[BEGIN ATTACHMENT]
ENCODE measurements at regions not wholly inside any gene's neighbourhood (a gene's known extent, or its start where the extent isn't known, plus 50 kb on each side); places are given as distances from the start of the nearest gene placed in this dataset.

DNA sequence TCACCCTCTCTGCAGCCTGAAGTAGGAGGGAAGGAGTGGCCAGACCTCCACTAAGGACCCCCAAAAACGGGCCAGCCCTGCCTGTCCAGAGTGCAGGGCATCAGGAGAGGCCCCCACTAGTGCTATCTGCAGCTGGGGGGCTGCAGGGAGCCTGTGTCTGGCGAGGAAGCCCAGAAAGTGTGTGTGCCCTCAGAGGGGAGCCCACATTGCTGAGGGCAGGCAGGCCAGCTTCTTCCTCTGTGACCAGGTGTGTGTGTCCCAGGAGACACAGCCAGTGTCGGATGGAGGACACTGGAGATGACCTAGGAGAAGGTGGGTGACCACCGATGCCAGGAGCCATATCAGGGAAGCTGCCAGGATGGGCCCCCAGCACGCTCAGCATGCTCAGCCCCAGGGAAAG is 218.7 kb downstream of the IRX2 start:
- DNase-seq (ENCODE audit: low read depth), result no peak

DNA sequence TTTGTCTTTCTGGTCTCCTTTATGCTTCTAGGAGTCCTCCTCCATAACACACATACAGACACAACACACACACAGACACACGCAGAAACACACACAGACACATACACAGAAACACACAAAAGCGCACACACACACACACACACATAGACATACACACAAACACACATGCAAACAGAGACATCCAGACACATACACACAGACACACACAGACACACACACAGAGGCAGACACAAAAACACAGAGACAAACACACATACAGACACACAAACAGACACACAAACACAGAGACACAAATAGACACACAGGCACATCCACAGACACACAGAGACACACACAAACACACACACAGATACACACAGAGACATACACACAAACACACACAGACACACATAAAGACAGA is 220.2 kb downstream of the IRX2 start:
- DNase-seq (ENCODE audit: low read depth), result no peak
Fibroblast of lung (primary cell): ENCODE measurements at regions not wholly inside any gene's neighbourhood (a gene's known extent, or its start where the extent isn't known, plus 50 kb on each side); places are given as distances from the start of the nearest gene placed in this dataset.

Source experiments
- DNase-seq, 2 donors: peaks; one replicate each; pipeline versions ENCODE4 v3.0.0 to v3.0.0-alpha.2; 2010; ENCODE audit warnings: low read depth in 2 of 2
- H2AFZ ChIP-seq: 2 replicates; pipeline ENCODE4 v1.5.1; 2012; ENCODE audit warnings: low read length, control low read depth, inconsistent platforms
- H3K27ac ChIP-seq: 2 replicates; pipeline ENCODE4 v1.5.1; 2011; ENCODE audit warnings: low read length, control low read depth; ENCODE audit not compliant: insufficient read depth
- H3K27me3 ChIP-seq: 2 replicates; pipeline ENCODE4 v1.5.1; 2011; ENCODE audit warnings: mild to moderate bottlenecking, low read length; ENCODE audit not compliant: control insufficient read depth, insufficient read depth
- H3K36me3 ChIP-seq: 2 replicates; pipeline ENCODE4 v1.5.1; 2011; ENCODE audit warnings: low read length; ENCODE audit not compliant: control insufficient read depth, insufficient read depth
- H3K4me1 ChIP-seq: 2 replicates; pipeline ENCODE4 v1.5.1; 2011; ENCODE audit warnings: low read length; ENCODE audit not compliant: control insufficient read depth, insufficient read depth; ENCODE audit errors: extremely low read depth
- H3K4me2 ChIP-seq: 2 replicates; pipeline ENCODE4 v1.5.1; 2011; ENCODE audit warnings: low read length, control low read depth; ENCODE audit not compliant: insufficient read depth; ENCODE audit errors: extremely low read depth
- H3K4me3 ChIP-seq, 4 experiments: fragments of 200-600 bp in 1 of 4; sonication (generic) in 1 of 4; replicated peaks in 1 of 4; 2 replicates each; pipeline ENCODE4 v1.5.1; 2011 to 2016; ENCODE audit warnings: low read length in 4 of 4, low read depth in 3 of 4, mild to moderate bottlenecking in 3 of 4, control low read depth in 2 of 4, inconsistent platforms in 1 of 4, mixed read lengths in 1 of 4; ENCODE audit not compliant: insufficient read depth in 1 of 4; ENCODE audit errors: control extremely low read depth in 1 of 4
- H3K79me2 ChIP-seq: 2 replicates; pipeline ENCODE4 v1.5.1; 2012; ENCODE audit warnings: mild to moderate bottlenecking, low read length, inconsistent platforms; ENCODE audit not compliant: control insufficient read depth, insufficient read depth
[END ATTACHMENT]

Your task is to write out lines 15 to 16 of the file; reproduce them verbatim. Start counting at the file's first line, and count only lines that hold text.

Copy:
- H3K4me3 ChIP-seq, 4 experiments: fragments of 200-600 bp in 1 of 4; sonication (generic) in 1 of 4; replicated peaks in 1 of 4; 2 replicates each; pipeline ENCODE4 v1.5.1; 2011 to 2016; ENCODE audit warnings: low read length in 4 of 4, low read depth in 3 of 4, mild to moderate bottlenecking in 3 of 4, control low read depth in 2 of 4, inconsistent platforms in 1 of 4, mixed read lengths in 1 of 4; ENCODE audit not compliant: insufficient read depth in 1 of 4; ENCODE audit errors: control extremely low read depth in 1 of 4
- H3K79me2 ChIP-seq: 2 replicates; pipeline ENCODE4 v1.5.1; 2012; ENCODE audit warnings: mild to moderate bottlenecking, low read length, inconsistent platforms; ENCODE audit not compliant: control insufficient read depth, insufficient read depth